Acta Neurochirurgica

, Volume 157, Issue 11, pp 1975–1981 | Cite as

Training for brain tumour resection: a realistic model with easy accessibility

  • Marcel A. Kamp
  • Johannes Knipps
  • Hans-Jakob Steiger
  • Marion Rapp
  • Jan F. Cornelius
  • Stefanie Folke-Sabel
  • Michael Sabel
Technical Note - Neurosurgery Training
  • 264 Downloads

Abstract

Background

Resection of intrinsic and extrinsic brain tumours requires an understanding of sulcal and gyral anatomy, familiarity with tissue consistency and tissue manipulation. As yet, these skills are acquired by observation and supervised manipulation during surgery, thus accepting a potential learning curve at the expense of the patient in a live surgical situation. A brain tumour model could ensure optimised manual skills and understanding of surgical anatomy acquired in an elective and relaxed teaching situation. We report and evaluate a brain tumour model, regarding availability, realistic representation of sulcal and gyral anatomy and tissue consistency.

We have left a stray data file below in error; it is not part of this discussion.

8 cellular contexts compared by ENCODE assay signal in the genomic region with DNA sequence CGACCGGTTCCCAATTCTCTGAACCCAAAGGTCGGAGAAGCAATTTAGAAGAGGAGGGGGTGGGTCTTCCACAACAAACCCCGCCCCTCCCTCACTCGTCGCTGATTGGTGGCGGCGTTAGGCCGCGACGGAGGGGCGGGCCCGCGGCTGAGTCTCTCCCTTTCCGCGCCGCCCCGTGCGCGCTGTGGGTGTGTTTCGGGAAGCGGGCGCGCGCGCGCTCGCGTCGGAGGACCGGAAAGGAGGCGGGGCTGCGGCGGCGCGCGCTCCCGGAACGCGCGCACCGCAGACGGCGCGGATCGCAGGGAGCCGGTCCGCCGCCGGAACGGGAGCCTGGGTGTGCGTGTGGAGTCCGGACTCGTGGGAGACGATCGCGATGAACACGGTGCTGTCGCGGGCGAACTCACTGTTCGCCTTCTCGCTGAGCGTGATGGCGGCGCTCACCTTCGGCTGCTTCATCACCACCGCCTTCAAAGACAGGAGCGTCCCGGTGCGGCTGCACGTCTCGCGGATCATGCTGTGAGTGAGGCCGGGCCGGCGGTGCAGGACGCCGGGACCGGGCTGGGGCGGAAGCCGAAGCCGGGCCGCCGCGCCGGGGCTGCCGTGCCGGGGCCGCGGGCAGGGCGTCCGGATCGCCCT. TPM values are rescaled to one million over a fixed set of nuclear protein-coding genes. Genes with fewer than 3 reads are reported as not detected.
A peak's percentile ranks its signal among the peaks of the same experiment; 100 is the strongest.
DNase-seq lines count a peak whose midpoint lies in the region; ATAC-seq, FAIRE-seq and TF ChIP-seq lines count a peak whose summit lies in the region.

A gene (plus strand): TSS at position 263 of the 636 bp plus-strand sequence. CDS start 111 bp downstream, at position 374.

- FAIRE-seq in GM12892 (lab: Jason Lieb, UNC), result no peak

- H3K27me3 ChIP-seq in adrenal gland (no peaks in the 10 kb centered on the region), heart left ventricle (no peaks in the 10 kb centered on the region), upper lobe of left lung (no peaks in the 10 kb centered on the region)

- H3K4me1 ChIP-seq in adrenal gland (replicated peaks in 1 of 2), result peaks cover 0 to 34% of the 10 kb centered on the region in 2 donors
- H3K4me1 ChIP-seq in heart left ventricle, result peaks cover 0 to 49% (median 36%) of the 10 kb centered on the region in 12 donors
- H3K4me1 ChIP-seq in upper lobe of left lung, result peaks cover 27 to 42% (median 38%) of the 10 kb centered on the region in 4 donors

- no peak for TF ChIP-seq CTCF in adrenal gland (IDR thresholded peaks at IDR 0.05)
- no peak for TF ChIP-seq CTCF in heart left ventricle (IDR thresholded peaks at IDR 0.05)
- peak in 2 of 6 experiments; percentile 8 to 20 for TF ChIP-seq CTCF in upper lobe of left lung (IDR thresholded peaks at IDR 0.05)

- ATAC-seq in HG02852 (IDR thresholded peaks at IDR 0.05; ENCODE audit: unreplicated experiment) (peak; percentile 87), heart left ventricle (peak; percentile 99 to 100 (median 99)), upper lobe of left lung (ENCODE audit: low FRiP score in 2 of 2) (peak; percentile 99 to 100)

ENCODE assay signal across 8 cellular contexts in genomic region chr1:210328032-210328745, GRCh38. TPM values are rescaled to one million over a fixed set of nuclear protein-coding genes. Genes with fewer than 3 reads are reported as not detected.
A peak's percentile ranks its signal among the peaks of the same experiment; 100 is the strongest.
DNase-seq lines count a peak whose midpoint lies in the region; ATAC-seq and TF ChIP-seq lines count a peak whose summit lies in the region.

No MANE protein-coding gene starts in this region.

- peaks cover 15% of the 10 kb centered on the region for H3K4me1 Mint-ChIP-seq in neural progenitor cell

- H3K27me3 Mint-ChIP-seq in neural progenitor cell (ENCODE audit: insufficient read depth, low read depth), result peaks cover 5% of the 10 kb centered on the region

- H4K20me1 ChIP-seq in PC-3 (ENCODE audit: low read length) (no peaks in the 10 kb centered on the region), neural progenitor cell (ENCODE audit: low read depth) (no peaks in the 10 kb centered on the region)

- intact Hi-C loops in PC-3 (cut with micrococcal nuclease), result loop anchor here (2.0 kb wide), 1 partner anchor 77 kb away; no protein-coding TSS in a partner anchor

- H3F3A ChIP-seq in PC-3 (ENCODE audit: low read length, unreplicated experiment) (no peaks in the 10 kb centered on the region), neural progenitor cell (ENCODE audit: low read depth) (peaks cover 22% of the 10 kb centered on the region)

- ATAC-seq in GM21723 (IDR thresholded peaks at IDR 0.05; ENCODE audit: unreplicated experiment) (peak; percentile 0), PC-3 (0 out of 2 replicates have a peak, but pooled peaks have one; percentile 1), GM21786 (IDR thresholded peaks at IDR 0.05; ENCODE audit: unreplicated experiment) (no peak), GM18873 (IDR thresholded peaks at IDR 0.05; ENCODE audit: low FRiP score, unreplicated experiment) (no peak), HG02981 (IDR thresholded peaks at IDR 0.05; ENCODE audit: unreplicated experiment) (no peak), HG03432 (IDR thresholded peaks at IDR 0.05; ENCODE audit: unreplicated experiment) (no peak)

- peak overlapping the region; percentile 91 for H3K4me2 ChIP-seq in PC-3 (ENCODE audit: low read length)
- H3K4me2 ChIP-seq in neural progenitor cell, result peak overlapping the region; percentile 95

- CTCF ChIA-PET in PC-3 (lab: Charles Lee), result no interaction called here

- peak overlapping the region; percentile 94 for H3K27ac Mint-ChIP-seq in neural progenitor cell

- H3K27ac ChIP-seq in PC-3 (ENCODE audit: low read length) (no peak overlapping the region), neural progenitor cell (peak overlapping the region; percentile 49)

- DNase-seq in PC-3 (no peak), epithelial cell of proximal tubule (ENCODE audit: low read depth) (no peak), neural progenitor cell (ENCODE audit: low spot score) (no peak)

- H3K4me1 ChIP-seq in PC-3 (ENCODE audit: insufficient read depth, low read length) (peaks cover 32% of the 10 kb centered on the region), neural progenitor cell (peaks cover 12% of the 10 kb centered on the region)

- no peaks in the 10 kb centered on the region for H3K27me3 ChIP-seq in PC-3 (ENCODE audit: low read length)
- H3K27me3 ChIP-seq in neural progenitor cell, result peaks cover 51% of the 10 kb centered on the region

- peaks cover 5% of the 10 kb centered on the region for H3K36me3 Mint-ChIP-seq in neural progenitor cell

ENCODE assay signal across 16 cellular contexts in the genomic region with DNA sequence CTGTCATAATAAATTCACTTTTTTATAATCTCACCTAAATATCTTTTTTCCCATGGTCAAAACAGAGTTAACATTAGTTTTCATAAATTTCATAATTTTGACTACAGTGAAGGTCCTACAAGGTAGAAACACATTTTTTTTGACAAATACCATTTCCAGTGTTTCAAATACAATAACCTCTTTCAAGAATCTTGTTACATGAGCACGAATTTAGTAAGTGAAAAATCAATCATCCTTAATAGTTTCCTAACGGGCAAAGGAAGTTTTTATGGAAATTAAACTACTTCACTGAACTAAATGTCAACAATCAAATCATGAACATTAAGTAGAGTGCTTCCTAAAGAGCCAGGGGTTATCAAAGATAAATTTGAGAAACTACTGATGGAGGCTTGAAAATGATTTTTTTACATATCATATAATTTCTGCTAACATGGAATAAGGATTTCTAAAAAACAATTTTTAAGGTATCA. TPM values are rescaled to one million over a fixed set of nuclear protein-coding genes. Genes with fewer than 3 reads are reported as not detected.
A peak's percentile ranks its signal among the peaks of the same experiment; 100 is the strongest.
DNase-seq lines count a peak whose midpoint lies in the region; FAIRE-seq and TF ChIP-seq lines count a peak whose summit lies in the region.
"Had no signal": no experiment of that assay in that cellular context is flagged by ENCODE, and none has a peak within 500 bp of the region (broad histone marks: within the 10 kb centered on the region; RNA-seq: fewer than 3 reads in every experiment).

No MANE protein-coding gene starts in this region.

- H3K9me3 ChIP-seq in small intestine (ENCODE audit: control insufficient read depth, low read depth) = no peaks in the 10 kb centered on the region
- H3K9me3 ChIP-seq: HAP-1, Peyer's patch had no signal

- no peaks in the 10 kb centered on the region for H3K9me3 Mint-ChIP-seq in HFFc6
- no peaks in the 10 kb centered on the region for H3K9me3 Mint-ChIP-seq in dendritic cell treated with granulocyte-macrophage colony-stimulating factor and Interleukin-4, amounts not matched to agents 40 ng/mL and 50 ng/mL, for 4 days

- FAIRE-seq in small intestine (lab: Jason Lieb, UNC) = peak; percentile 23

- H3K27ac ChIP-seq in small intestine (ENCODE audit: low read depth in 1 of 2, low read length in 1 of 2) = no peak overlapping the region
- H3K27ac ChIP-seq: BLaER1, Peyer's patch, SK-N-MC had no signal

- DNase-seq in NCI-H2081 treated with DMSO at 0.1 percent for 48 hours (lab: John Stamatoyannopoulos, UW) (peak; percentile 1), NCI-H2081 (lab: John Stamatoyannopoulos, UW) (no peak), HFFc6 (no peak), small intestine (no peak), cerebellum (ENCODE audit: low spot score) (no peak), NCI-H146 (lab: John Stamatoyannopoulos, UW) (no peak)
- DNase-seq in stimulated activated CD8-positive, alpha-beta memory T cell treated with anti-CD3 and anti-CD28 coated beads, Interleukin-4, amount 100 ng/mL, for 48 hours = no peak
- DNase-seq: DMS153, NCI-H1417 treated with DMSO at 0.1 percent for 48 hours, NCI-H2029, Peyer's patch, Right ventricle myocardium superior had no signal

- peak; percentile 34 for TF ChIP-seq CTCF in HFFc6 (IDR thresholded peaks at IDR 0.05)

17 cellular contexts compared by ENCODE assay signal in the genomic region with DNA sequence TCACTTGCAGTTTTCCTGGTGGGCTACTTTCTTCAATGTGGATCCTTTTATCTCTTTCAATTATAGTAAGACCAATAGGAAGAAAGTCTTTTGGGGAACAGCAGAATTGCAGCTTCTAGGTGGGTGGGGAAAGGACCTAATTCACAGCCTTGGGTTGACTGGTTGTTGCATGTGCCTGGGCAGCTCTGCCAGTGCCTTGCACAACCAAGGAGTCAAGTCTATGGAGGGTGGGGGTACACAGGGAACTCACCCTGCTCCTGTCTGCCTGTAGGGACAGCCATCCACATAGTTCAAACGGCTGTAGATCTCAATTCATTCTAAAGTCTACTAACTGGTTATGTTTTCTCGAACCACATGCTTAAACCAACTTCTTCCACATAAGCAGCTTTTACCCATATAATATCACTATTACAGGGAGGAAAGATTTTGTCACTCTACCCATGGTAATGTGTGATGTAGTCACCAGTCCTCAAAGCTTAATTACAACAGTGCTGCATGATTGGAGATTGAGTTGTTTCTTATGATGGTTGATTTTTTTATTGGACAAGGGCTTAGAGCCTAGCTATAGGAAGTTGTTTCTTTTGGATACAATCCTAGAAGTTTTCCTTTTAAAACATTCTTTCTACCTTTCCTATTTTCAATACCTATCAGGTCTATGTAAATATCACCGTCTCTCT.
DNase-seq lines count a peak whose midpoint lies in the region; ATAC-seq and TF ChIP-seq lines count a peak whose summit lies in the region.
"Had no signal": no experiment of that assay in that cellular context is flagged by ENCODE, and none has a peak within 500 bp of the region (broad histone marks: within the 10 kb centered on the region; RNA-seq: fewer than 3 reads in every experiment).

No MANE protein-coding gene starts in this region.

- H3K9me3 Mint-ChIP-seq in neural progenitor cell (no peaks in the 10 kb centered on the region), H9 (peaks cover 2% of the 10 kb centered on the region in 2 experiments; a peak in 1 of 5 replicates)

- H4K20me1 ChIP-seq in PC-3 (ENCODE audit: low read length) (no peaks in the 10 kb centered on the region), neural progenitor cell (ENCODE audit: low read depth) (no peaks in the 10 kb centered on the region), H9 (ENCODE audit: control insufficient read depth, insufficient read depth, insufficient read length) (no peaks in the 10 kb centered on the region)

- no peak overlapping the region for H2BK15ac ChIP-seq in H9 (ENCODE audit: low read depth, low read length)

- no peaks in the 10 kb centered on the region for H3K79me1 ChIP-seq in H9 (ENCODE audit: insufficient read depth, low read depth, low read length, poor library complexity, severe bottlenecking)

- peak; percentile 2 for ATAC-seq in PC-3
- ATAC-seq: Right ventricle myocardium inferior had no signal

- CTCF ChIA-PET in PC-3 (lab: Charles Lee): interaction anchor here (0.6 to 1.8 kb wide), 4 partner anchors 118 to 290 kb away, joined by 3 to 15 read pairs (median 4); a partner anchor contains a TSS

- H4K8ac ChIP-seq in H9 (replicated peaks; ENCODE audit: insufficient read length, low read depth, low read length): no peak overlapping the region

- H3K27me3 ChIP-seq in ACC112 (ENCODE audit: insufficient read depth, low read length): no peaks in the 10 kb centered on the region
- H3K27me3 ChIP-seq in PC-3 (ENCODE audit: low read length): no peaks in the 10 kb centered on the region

Method

Freshly prepared agar-agar solution with different concentrations was added with highlighter ink and injected into fresh sheep brains.

Results

Hardened agar-agar solution formed masses comparable to malignant brain tumours. Variation of the agar-agar concentration influenced diffusion of agar-agar solution in the adjacent brain tissue. Higher concentrated agar-agar solutions formed sharply delimitated masses mimicking cerebral metastases and lower concentrated agar-agar solutions tended to diffuse into the adjacent cerebral tissue. Adding highlighter ink to the agar-agar solution produced fluorescence after blue light excitation comparable to the 5-ALA induced fluorescence of malignant glioma.

Conclusions

The described in vitro sheep brain tumour model is simple and realistic, available practically everywhere and cheap. Therefore, it could be useful for young neurosurgical residents to acquire basic neuro-oncological skills, experiencing properties of the cerebral brain texture and its haptic perception and to learn handling of neurosurgical equipment.

Keywords

Metastases Glioma Brain tumour Resident training Skill 

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Copyright information

© Springer-Verlag Wien 2015

Authors and Affiliations

  • Marcel A. Kamp
    • 1
  • Johannes Knipps
    • 1
  • Hans-Jakob Steiger
    • 1
  • Marion Rapp
    • 1
  • Jan F. Cornelius
    • 1
  • Stefanie Folke-Sabel
    • 2
  • Michael Sabel
    • 1
  1. 1.Department of Neurosurgery, Medical FacultyHeinrich-Heine-UniversityDüsseldorfGermany
  2. 2.Stem Cell Network North Rhine-WestphaliaDuesseldorfGermany

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